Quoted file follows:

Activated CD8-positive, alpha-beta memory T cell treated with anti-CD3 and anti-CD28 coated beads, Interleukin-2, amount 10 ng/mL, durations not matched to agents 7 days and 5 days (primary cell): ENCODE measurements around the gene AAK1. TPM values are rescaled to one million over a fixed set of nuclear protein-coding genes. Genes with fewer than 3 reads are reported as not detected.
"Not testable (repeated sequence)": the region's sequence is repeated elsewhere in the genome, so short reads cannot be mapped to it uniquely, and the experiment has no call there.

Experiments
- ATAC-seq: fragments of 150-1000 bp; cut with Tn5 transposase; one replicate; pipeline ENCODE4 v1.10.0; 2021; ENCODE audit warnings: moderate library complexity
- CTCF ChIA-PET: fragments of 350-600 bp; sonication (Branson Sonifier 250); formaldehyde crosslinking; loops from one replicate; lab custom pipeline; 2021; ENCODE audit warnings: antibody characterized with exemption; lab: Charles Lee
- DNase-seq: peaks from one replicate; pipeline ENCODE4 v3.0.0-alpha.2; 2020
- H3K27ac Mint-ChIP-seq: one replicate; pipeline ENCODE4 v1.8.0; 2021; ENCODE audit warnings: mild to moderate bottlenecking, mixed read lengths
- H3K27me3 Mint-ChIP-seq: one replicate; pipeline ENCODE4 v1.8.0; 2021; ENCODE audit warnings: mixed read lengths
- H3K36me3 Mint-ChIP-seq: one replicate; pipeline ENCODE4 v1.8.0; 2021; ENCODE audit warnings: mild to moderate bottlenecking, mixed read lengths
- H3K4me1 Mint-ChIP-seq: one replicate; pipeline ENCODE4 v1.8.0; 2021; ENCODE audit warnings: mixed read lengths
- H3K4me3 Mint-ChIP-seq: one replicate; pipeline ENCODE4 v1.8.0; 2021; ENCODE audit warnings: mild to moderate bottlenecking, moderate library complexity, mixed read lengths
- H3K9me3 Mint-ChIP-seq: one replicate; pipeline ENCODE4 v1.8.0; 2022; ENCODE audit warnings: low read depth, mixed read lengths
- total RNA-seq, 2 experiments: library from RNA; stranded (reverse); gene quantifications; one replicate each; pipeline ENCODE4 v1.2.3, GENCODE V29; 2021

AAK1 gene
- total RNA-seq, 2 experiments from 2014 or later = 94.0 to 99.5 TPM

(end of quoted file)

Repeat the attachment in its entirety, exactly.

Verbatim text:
Activated CD8-positive, alpha-beta memory T cell treated with anti-CD3 and anti-CD28 coated beads, Interleukin-2, amount 10 ng/mL, durations not matched to agents 7 days and 5 days (primary cell): ENCODE measurements around the gene AAK1. TPM values are rescaled to one million over a fixed set of nuclear protein-coding genes. Genes with fewer than 3 reads are reported as not detected.
"Not testable (repeated sequence)": the region's sequence is repeated elsewhere in the genome, so short reads cannot be mapped to it uniquely, and the experiment has no call there.

Experiments
- ATAC-seq: fragments of 150-1000 bp; cut with Tn5 transposase; one replicate; pipeline ENCODE4 v1.10.0; 2021; ENCODE audit warnings: moderate library complexity
- CTCF ChIA-PET: fragments of 350-600 bp; sonication (Branson Sonifier 250); formaldehyde crosslinking; loops from one replicate; lab custom pipeline; 2021; ENCODE audit warnings: antibody characterized with exemption; lab: Charles Lee
- DNase-seq: peaks from one replicate; pipeline ENCODE4 v3.0.0-alpha.2; 2020
- H3K27ac Mint-ChIP-seq: one replicate; pipeline ENCODE4 v1.8.0; 2021; ENCODE audit warnings: mild to moderate bottlenecking, mixed read lengths
- H3K27me3 Mint-ChIP-seq: one replicate; pipeline ENCODE4 v1.8.0; 2021; ENCODE audit warnings: mixed read lengths
- H3K36me3 Mint-ChIP-seq: one replicate; pipeline ENCODE4 v1.8.0; 2021; ENCODE audit warnings: mild to moderate bottlenecking, mixed read lengths
- H3K4me1 Mint-ChIP-seq: one replicate; pipeline ENCODE4 v1.8.0; 2021; ENCODE audit warnings: mixed read lengths
- H3K4me3 Mint-ChIP-seq: one replicate; pipeline ENCODE4 v1.8.0; 2021; ENCODE audit warnings: mild to moderate bottlenecking, moderate library complexity, mixed read lengths
- H3K9me3 Mint-ChIP-seq: one replicate; pipeline ENCODE4 v1.8.0; 2022; ENCODE audit warnings: low read depth, mixed read lengths
- total RNA-seq, 2 experiments: library from RNA; stranded (reverse); gene quantifications; one replicate each; pipeline ENCODE4 v1.2.3, GENCODE V29; 2021

AAK1 gene
- total RNA-seq, 2 experiments from 2014 or later = 94.0 to 99.5 TPM